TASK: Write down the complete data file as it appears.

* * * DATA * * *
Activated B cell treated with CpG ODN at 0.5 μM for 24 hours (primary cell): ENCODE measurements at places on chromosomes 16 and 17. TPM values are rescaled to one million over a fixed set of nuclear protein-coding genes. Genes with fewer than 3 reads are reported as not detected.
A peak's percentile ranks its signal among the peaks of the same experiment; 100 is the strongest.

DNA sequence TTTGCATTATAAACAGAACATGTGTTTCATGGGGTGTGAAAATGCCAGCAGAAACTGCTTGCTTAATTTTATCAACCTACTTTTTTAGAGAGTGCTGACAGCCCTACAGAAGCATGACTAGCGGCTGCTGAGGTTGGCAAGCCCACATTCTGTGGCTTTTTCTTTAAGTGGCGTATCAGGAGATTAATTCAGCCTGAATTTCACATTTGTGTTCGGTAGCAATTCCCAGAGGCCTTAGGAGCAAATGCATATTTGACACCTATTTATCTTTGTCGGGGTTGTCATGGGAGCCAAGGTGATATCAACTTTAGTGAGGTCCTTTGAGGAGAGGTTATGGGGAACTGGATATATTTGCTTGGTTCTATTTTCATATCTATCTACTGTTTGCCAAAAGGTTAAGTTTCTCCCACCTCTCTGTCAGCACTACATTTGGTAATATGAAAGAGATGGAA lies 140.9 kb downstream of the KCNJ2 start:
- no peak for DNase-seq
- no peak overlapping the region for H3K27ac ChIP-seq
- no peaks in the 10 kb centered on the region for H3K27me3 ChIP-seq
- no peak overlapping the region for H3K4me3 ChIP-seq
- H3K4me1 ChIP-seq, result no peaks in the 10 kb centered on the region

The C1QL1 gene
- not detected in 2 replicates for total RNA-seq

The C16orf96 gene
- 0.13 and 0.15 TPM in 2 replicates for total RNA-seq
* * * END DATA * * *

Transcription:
Activated B cell treated with CpG ODN at 0.5 μM for 24 hours (primary cell): ENCODE measurements at places on chromosomes 16 and 17. TPM values are rescaled to one million over a fixed set of nuclear protein-coding genes. Genes with fewer than 3 reads are reported as not detected.
A peak's percentile ranks its signal among the peaks of the same experiment; 100 is the strongest.

DNA sequence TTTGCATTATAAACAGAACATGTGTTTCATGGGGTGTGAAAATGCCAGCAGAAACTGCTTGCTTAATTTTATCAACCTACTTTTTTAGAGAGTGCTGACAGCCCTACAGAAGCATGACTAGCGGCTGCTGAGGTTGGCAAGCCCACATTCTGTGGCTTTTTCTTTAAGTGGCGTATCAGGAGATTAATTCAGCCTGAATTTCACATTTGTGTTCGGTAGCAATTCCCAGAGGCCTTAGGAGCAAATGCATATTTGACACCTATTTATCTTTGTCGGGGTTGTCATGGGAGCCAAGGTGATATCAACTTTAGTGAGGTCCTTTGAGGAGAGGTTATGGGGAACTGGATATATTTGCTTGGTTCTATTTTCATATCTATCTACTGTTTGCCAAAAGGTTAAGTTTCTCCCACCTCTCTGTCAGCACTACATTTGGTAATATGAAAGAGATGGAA lies 140.9 kb downstream of the KCNJ2 start:
- no peak for DNase-seq
- no peak overlapping the region for H3K27ac ChIP-seq
- no peaks in the 10 kb centered on the region for H3K27me3 ChIP-seq
- no peak overlapping the region for H3K4me3 ChIP-seq
- H3K4me1 ChIP-seq, result no peaks in the 10 kb centered on the region

The C1QL1 gene
- not detected in 2 replicates for total RNA-seq

The C16orf96 gene
- 0.13 and 0.15 TPM in 2 replicates for total RNA-seq